City ethics officer Nina Hickson told the Journal-Constitution that she had not received any complaints regarding the mailer.
4. She Is the Daughter of R&B Legend Major Lance
Lance Bottoms is one of nine children born to soul music legend Major Lance, whose fame peaked in the 1960s—at least in the U.S. In 1972, he moved to England, where obscure American soul music had become trendy at dance clubs.
His most famous single, “Um, Um, Um, Um, Um, Um,” peaked at #5 on Billboard’s chart; 12 other songs he co-wrote made it into the music giant’s Hot 100 chart during the 1960s.
Lance stayed in England for two years before returning to the U.S. and settling in Atlanta in 1974. In 1978, after several years of trying unsuccessfully to break back into the music business, he was convicted of selling cocaine and spent four years in prison.
After he died in 1994, The Chicago Sun-Times opined that his 1963 single “The Monkey Time” had “signaled the birth of the Chicago Sound,” referring to the city’s musical tradition of jazz and blues with a heavy folk influence.
Lance Bottoms, now 47 years old, would have been about eight years old when her father went to prison, and just 24 when he died.
Lance Bottoms told CBS46 in Atlanta that people used to recognize her father in the street, and at the time she didn’t believe him when he told her of his former stardom.
“My dad used to always tell me he opened for the Beatles when they came to the US, but I didn’t believe him. I thought he was exaggerating,” she said, adding: “I’d say ‘Daddy, so and so said that they knew you’ and he was like, ‘Yeah, I know you don’t believe me, but I was a very popular man.”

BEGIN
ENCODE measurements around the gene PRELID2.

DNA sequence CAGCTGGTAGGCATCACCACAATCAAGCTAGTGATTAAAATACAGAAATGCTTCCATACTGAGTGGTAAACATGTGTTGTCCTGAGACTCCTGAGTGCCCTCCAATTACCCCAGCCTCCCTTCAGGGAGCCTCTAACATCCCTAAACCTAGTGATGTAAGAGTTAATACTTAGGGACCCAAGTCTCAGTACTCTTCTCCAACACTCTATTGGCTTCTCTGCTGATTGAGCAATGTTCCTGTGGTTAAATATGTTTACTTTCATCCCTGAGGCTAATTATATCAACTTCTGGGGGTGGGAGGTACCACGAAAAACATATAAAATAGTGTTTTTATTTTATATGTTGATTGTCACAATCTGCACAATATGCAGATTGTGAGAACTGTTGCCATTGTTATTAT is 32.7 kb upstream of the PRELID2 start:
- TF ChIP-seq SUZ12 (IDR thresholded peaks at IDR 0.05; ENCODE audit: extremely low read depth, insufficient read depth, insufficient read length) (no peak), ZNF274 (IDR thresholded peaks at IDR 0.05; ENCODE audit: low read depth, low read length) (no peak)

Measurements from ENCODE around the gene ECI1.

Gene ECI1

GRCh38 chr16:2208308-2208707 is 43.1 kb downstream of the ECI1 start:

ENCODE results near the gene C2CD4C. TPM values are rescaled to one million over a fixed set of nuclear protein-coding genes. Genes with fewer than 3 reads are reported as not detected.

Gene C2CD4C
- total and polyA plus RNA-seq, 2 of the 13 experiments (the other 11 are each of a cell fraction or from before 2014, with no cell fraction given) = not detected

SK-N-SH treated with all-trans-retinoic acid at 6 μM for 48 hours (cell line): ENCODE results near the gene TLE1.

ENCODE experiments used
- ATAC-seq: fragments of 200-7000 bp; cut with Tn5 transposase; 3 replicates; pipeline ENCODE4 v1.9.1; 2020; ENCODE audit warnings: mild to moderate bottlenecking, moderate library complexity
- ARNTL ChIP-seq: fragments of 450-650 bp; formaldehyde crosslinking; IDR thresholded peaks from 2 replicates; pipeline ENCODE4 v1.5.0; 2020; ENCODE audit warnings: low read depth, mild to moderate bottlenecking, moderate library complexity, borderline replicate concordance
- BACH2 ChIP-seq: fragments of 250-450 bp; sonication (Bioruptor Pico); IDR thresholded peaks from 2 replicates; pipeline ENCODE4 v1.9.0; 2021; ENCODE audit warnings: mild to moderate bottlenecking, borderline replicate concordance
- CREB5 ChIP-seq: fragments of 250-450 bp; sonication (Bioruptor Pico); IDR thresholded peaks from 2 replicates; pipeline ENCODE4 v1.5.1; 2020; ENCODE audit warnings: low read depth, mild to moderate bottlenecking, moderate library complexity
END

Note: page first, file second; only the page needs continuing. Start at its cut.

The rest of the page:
She also told the local CBS affiliate that her perseverance came from her father, but she did not inherit his musical aptitude. “I’m a genetic freak of nature. I have no rhythm; I can’t sing; I can’t dance,” she laughed.
5. She Is Married to Derek W. Bottoms, With Whom She Has Four Adopted Children
Lance Bottom is married to Derek W. Bottoms, a vice president of employment practices and associate relations at The Home Depot, according to his Linkedin profile.
Prior to becoming a vice president, he had worked as a senior counsel for the mega-corporation for 11 years; before that, he was an associate at the law firm of Powell Goldstein, specializing in employment law.
Both Bottoms and Lance Bottoms received juris doctor degrees from Georgia State University’s School of Law. It is unclear where the two met; however, Bottoms graduated in 1994, while Lance Bottoms started her education the same year.
According to City-Data.com, the pair own a house in Southwest Atlanta near the Cascade Road corridor that is valued at $326,000. Additionally, the couple purchased a home in June 2016 on the elite island of Martha’s Vineyard just off the coast of Cape Cod.
The house, which is located in the island’s Oak Bluffs neighborhood, was purchased for $1,010,000.
Bottoms and Lance Bottoms have four adopted children: Lance, Langston, Lincoln and Lennox. In 2014, Lance Bottoms spoke to the Atlanta Journal-Constitution about her experience with adoption during November’s Adoption Awareness Month:
We were dealing with unsuccessfully trying to conceive, and fertility treatments, and all the emotion that goes with that. For me the biggest hurdle was the first step, just seeking information. It sounds really silly, but when you’re dealing with fertility and when you’re a woman of faith, (I worried) does this mean I’m giving up because I’m looking at adoption? Even though adoption was something I always wanted to do, I thought it would be in addition to biological children. Once I worked through the unreasonableness of that thought process, it really worked out.
The council member told prospective adoptive parents “to be patient,” adding that being open to adopting a biracial child could speed up the process.
Earlier that year, she participated in a brief interview with Atlanta Parent about daily life in her family, saying that they “are a pretty busy family so just being able to spend a day at home with nothing scheduled for anyone is a real treat. … It sounds simple but it’s these kinds of moments that allow us to really bond as a family.”